give to another." His death upon the cross is the sole Meritorious
Cause, the sole Source of spiritual blessing to our guilty race ; but as
to those offices and gifts, which flow from this Atonement, preaching,
teaching, reconciling, absolving, censuring, dispensing grace, ruling,
ordaining, these all are included in the Apostolic Commission, which is
instrumental and representative in His absence. " As My Father hath
sent Me, so send I you." His gifts arc not confined to Himself " The
whole house is filled with the odour of the ointment."

This being granted, iiowcver, as regards the Apostles themselves,
some one may be disposed to inquire, whether their triple office has de-
scended to Christian Ministers after them. I say their triple office,
for few persons will deny that some portion of their commission still
remains among us. The notion that there is no divine appointment of
one man above another for Ministerial duties is not a common one, and
we need not refute it. But it is very common for men to believe only
so far as they can see and understand ; and, because they are witnesses
of the process and effects of instructing and ruling, and not of (what
may be called) " the ministry of reconciliation," to accept Christ's
Ministers as representatives of His Prophetic and Regal, not of His
Priestly authority. Assuming then their claim to inherit two portions
of His Anointing, I shall confine myself to the question of their pos-
sessing the third likewise : not however with a view of proving it, but
rather of removing such antecedent difficulties as are likely to preju-
dice the mind against it.

By a Priest, in a Christian sense, is meant an appointed channel by
which the peculiar Gospel blessings are conveyed to mankind, one who
has power to apply to individuals those gifts which Christ has promised
us generally as the fruit of His mediation. This power was possessed
by the Apostles ; I am now to show that it is possessed by their Suc-
cessors likewise.

1. Now, first, that there is a strong line of distinction between the
Apostles and other Christian Ministers, I readily grant ; nay, rather I
would maintain it to be so clearly marked that there is no possibility
of confusing together those respects in which they resemble with those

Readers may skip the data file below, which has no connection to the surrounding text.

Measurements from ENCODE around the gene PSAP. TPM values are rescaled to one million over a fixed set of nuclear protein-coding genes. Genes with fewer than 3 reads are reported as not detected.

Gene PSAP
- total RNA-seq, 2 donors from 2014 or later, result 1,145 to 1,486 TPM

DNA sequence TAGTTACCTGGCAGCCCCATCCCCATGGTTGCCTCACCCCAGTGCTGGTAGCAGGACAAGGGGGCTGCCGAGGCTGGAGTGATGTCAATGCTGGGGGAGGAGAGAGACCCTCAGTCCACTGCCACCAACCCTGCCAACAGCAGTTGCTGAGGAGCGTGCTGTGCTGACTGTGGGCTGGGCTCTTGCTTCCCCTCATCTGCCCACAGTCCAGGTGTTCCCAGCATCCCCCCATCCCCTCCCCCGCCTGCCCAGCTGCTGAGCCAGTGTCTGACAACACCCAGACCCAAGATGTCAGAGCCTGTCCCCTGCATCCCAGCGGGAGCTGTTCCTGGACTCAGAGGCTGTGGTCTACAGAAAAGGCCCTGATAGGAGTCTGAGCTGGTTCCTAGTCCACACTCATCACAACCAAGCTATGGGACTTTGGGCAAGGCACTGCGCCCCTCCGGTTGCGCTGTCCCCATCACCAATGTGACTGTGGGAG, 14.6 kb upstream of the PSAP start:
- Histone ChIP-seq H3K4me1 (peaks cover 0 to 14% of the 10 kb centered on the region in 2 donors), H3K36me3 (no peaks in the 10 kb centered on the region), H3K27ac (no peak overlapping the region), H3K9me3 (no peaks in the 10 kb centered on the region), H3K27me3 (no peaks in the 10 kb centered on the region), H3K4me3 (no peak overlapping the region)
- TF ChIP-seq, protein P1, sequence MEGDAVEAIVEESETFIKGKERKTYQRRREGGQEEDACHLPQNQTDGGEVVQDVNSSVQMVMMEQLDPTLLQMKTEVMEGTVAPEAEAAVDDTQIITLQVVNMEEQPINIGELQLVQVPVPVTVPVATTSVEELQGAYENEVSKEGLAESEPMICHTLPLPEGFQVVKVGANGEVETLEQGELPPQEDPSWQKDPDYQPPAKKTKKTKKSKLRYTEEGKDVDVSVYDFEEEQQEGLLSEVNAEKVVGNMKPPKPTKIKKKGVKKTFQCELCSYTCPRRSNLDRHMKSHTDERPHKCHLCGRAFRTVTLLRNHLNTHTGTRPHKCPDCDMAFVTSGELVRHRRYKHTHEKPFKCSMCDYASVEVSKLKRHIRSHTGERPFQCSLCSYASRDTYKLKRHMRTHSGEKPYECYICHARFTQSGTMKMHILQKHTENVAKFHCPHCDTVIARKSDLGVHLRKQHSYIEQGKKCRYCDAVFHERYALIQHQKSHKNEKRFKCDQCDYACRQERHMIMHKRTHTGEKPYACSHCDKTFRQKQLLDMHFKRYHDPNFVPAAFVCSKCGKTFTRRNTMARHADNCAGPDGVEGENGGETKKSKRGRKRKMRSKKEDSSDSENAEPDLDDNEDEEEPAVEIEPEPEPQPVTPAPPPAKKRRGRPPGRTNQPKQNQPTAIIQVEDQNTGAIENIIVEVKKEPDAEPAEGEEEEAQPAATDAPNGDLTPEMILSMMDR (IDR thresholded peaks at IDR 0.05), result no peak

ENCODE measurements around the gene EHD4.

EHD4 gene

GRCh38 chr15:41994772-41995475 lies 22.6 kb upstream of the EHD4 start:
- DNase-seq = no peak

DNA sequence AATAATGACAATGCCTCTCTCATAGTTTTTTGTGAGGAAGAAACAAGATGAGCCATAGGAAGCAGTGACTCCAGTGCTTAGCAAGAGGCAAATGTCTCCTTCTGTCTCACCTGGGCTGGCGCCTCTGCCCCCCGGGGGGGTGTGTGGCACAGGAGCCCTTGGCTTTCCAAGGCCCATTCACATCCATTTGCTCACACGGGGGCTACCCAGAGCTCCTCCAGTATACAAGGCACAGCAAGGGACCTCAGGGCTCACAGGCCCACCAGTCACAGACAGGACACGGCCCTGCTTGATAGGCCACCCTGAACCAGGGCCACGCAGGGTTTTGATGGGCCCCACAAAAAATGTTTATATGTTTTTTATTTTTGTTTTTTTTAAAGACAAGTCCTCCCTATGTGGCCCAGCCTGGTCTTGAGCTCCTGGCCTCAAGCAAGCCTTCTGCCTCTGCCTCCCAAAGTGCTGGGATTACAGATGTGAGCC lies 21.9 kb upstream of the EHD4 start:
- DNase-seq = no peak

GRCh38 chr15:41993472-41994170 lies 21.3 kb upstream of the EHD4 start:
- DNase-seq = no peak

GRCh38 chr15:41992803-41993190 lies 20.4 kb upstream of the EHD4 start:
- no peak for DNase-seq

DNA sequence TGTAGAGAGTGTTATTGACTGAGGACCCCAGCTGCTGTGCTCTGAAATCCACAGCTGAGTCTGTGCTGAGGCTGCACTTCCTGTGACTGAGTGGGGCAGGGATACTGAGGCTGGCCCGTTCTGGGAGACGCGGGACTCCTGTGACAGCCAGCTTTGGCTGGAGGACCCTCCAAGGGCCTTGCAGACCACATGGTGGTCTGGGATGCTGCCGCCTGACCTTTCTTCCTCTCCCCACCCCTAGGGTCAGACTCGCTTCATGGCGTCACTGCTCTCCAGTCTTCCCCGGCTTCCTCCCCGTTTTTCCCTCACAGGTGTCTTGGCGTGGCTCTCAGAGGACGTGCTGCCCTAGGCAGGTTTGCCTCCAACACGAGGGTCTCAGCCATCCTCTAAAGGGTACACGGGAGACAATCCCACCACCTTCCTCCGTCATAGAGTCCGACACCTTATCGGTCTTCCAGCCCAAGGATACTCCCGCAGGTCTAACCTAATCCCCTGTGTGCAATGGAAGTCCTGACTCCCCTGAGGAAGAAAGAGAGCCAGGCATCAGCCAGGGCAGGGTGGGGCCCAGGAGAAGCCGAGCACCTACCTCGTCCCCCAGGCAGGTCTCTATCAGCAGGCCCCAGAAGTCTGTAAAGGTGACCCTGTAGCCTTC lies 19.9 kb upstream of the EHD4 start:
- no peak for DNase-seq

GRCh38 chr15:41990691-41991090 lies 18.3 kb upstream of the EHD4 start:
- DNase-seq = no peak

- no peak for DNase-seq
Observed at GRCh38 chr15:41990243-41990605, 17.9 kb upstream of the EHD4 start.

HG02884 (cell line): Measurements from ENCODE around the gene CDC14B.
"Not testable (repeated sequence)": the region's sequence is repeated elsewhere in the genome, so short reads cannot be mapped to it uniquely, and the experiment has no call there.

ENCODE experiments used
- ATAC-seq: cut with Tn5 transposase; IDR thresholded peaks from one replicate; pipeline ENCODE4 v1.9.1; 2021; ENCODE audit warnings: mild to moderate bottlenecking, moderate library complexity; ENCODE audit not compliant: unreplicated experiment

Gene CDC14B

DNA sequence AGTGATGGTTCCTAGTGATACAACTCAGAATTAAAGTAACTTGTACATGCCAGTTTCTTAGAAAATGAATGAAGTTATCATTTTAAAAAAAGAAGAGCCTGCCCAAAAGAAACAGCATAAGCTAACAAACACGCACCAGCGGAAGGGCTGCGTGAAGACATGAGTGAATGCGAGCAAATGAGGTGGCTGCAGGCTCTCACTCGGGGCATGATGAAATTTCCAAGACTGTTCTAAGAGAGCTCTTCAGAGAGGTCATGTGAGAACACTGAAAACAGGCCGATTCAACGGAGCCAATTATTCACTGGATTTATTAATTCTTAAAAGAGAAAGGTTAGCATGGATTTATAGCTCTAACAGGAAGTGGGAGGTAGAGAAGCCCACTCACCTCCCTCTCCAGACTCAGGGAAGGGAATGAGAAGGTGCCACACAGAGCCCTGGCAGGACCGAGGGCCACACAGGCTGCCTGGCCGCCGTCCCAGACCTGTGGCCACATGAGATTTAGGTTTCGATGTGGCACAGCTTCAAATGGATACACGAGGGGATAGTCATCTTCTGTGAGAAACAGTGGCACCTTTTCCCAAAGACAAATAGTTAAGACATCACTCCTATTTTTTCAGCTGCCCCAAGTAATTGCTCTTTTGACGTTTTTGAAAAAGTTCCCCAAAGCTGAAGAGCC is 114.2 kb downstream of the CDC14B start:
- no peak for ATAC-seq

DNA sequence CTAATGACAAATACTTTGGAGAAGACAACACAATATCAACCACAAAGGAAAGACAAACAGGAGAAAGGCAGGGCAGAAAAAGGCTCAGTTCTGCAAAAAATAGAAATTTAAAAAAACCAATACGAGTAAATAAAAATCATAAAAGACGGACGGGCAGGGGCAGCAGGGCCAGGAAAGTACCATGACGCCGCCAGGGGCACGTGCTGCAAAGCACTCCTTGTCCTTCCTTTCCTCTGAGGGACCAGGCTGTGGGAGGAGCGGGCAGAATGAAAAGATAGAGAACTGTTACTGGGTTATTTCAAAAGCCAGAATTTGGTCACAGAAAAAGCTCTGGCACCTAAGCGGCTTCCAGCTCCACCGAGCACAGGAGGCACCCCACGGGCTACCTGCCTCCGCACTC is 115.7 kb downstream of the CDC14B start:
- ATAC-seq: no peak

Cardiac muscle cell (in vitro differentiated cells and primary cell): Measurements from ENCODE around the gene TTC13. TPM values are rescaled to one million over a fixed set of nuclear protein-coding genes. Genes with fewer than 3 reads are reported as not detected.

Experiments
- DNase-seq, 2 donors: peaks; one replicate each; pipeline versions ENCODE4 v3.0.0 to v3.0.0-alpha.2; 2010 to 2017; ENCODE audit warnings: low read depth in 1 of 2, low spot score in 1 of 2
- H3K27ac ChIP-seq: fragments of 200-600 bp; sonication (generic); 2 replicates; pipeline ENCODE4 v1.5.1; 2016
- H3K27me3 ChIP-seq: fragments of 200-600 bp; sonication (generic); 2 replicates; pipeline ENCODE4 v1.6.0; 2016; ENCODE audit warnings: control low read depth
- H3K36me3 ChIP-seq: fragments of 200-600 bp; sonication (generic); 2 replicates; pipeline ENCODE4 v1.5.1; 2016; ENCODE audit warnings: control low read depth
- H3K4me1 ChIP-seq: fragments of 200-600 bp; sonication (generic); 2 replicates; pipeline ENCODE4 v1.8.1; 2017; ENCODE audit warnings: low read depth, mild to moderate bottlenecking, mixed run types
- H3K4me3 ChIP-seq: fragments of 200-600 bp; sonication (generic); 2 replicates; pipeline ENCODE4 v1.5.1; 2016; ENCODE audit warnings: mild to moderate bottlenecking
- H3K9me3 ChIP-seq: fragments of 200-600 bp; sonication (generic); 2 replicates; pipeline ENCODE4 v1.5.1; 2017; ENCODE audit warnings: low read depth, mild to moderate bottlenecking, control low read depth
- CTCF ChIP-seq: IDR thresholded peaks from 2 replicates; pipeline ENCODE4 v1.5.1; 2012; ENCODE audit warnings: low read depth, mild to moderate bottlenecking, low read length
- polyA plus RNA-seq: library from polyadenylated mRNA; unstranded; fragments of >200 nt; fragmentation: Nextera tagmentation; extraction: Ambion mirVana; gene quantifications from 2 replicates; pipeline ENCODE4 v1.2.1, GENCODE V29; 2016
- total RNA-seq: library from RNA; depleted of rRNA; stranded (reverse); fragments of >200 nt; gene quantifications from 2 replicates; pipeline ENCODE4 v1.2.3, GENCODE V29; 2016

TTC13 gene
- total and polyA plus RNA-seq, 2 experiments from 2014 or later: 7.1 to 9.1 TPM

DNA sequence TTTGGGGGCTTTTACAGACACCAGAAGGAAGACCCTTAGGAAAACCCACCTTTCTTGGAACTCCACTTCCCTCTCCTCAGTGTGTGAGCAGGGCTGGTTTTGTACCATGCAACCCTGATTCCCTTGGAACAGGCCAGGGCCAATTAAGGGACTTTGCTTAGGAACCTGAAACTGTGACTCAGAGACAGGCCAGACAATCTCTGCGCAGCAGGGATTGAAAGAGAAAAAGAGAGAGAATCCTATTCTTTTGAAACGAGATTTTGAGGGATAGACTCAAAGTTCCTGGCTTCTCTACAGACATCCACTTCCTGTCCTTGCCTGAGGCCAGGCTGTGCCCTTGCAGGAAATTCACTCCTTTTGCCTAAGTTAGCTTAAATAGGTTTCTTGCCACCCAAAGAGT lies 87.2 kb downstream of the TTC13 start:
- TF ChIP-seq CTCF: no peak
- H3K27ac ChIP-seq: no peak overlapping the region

in which they differ from their brethren. The Apostles were, not only
Ministers of Christ, but first founders of His Church ; and their gifts
and offices, so far forth as they had reference to this part of their com-
mission, doubtless were but occasional and extraordinary, and ended
with themselves. They were organs of Revelation, inspired Teachers,
in some respects infallible, gifted with divers tongues, workers of mira-
cles ; and none but they are such. The duration of any gift depends
Vol. I 25



586 ST. PETER. [Skrm.

upon the need which it supphes ; that which has answered its purpose
ends, that which is still necessary is graciously continued. Such at
least seems to be the rule of a Merciful Providence. Therefore it is,
that the Christian Ministry still includes in it the office of teaching, for
education is necessary for every soul born into the world ; and the
office of governing, for " decency and order" are still necessary for the
quiet and union of the Christian brotherhood. And, for the same rea-
son, it is natural at first sight to suppose, that the office of applying the
gifts of grace should be continued also, while there is guilt to be washed
away, sinners to be reconciled, believers to be» strengthened, matured,
comforted. What warrant have we from the nature of the case, for
making any distinction between the ministry of teaching and the minis-
try of reconciliation ? if one is still committed to us, why not the
other also ?

And it will be observed, that the only real antecedent difficulty which
attaches to the doctrine of the Christian Priesthood, is obviated by
Scripture itself. It might be thought that the power of remitting and
retaining sins was too great to be given to sinful man over his fellows ;
but in matter of fact it was committed to the Apostles without restric-
tion, though they were not infallible in what they did. " Whosesoever
sins ye remit, they are remitted unto them ; and ichosesoever sins ye
retain, they are retained." The grant was in the very form of it un-
conditional, and left to their Christian discretion. What has once been
given, may be continued. I consider this remark to be of weight in a
case like the present, where the very nature of the professed gift is the
only considerable reason against the fact of its bestowal.

2. But all this is on the bare antecedent view of the case. In fact,
our Lord himself has decided the question, by declaring that His pre-
sence, by means of His Apostles, should be with the Church to the end
of the world. He proiiiised this on the solemn occasion of His leaving
them ; He declared it when He bade them make converts, baptize, and